Advocate Editorial Board opinion: Americans united in grief after tragedy
The following is a rerun of an editorial published in the Victoria Advocate on Nov. 24, 1963, in reaction to the assassination of President John F. Kennedy:
The first profound shock and confusion of unreality perhaps by now have abated sufficiently to attempt a few inadequate words on the meaning and the depth of one of the great tragedies of American history.
This sorrowing Sunday morning, the body of John Fitzgerald Kennedy, 35th president of the United States, lies in state in the East Room of the White House. The nation's grief is concentrated in that room, just as it was concentrated in that same room nearly a hundred years ago at the bier of another martyred president, Abraham Lincoln.
In a little while, the mortal remains of our president will be removed in a cortege up mourning-draped Pennsylvania Avenue to the rotunda of the nation's Capitol, and in that historic place the grieving thousands of just plain Americans will file by to pay their last respects.
There is no point in trying to explain a monstrous crime of murder such as this in terms of logic or sense, because neither logic nor sense have any part in such a crime. There can only be a feeling of helplessness that such a thing could be done in our time, perhaps a rush of anger at the perpetrator or perpetrators, and that followed by an overwhelming sense of personal loss and grief.
On this day, there are very likely few Americans but feel they are deeply and personally involved in this tragedy which has befallen our nation. With the Kennedy family, and most of all Mrs. Kennedy, their heads are bowed in a communion of sorrow and grief which is deeply personal and profoundly sympathetic.
Perhaps, in this period of a national retreat into mourning, there may come moments of reappraisal and self-assessment both as a nation and as individuals. Perhaps there may be moments of sincere seeking for divine guidance and consolement upon which mankind must ever lean in its times of extreme distress.
For Texans, there must be an added burden of bewilderment and shock because the crime was committed in one of its great metropolitan centers of pride and achievement at Dallas. But this can be only a superficial stigma, if it is a stigma at all, because such a crime is not a deed of logic or sense or locale. It had nothing to do with Texas except that this happened to be the place, and this happened to be the day and hour.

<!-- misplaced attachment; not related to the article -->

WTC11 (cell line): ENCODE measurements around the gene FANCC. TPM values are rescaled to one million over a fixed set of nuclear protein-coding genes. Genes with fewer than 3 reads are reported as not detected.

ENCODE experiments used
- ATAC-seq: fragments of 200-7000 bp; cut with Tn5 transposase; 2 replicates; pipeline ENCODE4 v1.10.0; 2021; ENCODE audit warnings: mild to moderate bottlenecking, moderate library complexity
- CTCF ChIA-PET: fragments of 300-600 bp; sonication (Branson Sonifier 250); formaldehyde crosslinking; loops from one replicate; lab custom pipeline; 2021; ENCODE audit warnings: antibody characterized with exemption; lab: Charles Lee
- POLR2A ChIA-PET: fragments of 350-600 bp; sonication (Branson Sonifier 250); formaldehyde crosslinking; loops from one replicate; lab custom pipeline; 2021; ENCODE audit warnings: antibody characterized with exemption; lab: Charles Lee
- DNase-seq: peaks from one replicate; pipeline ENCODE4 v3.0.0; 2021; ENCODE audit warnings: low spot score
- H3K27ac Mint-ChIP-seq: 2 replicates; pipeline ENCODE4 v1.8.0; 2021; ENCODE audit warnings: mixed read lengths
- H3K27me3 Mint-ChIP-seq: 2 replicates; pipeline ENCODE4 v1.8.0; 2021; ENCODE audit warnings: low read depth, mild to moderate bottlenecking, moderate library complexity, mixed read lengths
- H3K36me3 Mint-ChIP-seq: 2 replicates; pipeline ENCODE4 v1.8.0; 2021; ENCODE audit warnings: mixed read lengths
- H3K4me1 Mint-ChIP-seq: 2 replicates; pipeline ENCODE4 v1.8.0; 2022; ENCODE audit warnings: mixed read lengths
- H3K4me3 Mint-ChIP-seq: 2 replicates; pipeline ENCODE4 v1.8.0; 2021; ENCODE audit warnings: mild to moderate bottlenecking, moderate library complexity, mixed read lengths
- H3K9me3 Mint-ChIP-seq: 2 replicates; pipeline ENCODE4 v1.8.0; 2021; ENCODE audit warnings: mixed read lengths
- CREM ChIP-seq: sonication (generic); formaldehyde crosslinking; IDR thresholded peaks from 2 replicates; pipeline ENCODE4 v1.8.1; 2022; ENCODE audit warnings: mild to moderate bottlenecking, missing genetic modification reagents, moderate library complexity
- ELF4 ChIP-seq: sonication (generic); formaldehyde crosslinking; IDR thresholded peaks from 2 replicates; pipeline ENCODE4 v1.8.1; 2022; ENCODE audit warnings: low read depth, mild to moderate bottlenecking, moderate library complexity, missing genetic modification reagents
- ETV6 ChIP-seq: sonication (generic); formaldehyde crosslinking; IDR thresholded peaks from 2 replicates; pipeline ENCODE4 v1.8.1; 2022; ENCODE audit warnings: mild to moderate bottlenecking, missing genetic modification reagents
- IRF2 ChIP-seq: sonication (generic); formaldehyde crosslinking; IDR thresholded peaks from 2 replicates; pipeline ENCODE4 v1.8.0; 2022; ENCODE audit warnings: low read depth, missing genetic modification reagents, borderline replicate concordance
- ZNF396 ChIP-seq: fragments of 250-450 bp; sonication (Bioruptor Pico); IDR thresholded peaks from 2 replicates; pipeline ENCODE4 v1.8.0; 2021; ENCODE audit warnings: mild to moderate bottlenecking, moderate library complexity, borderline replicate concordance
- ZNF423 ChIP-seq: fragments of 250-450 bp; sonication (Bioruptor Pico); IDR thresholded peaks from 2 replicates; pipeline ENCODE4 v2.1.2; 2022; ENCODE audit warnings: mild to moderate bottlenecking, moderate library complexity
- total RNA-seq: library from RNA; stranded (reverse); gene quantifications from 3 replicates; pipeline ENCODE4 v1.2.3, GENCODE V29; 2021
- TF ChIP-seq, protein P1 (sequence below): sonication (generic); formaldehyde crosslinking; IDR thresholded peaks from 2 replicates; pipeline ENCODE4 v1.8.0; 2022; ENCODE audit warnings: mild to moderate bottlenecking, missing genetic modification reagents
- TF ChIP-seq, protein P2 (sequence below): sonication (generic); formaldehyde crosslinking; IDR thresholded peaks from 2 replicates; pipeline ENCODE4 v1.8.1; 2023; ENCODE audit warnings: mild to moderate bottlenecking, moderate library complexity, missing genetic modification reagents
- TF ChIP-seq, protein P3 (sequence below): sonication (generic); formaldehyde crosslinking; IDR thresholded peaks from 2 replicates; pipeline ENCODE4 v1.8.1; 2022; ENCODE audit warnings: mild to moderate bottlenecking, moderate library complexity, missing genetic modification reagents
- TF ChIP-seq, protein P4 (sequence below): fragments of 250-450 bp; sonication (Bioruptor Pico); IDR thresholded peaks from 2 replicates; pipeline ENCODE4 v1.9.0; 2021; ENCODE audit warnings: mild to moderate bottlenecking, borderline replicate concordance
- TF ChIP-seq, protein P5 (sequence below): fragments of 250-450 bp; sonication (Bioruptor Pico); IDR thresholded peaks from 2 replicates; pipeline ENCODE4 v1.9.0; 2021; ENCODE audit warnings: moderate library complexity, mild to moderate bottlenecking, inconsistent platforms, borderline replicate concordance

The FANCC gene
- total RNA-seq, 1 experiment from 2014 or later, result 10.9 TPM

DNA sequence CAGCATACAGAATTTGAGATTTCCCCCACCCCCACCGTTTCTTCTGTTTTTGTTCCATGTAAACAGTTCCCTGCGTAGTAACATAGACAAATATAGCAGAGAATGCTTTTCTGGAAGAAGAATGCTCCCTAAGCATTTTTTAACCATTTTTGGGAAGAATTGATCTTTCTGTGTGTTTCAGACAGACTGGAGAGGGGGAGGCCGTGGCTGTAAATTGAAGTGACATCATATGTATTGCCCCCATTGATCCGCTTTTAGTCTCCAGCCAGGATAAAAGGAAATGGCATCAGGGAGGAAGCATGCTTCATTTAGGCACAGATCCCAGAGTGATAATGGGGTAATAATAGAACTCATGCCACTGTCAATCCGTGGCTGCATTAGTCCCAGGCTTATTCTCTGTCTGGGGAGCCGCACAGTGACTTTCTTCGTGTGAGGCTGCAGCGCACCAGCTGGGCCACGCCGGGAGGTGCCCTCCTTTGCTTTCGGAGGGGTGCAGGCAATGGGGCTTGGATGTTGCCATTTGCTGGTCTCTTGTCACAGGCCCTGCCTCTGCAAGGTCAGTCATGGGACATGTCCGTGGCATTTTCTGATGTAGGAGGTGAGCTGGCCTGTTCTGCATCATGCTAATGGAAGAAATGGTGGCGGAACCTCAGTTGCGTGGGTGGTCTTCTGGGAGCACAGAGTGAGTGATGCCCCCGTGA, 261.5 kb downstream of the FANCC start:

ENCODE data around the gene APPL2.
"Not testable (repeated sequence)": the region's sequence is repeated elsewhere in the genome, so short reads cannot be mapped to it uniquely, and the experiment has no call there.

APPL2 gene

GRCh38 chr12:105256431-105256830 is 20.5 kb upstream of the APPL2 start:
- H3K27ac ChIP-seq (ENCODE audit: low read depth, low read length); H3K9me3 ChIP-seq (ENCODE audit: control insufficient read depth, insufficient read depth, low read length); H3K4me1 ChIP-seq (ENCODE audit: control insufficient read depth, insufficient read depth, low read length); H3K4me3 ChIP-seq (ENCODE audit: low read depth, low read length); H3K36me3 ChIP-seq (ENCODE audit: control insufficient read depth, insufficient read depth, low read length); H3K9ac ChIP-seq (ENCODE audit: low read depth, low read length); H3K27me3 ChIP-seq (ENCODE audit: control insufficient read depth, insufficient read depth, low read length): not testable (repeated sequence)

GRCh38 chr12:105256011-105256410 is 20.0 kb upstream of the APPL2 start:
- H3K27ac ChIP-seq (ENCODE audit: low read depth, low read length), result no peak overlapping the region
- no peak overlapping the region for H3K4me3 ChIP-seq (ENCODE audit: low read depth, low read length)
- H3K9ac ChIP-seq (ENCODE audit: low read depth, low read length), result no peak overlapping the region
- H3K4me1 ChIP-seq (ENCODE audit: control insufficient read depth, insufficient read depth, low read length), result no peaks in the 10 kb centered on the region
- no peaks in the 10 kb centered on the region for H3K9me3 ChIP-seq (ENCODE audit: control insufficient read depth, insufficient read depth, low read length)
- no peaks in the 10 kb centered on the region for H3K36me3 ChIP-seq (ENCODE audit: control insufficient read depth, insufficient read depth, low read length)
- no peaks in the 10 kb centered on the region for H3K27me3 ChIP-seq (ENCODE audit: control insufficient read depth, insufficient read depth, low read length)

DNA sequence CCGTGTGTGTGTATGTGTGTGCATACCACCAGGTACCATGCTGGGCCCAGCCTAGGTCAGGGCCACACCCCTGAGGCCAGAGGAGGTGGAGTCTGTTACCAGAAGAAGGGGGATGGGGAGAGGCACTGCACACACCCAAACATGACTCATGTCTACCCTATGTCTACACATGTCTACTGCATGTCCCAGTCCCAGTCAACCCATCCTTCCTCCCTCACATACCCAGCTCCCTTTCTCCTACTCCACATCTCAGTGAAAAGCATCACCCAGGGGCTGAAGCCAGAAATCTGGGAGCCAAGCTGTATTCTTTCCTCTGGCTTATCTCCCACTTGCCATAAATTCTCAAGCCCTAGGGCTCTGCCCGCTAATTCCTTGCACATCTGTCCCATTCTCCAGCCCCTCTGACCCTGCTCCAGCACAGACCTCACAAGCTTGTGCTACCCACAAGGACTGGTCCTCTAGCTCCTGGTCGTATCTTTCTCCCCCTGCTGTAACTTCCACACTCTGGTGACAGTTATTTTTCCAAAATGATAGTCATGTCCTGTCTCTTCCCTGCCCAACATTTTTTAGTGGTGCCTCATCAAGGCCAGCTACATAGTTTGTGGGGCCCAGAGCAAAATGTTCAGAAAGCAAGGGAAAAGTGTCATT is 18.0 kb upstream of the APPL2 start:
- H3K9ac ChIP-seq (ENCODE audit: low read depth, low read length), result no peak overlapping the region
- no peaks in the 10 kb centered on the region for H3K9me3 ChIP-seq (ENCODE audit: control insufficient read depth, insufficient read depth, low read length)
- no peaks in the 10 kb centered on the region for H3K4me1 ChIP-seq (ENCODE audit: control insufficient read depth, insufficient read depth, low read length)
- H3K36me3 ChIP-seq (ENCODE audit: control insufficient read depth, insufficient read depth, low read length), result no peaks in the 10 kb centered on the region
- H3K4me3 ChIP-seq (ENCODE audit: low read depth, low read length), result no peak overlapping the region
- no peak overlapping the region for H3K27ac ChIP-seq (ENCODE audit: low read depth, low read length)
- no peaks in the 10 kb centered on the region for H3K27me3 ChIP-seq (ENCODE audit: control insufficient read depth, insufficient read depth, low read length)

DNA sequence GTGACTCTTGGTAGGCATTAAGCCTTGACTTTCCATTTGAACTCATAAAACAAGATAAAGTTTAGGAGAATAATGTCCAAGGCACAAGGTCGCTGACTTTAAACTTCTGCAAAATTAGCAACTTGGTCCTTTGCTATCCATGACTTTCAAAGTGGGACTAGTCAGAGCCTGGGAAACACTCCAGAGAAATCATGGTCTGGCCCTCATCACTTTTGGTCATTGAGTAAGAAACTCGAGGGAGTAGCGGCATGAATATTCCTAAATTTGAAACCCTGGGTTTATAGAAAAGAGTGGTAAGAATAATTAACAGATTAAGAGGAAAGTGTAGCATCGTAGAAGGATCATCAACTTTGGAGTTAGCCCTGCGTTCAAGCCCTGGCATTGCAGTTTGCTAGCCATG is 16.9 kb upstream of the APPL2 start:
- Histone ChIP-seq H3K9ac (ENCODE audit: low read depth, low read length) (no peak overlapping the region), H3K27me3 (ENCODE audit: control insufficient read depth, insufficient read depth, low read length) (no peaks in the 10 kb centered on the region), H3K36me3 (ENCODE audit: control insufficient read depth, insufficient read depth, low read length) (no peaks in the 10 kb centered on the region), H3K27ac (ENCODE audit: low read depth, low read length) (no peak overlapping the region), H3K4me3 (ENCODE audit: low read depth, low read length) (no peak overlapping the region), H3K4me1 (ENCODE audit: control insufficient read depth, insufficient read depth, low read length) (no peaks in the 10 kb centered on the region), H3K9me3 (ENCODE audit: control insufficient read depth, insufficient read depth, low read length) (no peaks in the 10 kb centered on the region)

In this time of sorrow, this nation cannot but feel the depth of its need to face the demands of an early tomorrow which must surely come. The sacrifice of our president does not remove one iota of the urgency of world crisis in which this generation must spend its days, nor does it solve any of the critical domestic issues which were faced by John Fitzgerald Kennedy and which must still be faced by his survivors.
To Lyndon Baines Johnson, a native son of the Texas Hill Country, has fallen a challenge and a responsibility as great as ever befell any presidential successor in the history of this nation.
A great many of us in Texas, because this is where he comes from, know President Johnson intimately and well. To those of us who know him best, there is a confidence that the challenge and the responsibility will be met in full.
There is a further note of encouragement, and it is a fact: No vice president in the history of this country was ever better prepared, better advised on all the ins and outs of foreign involvements and domestic problems, than Lyndon B. Johnson.
Our new president will need the help, the confidence and the understanding of all of us in the difficult days of transition that lie immediately ahead. That we are ready to give in full measure.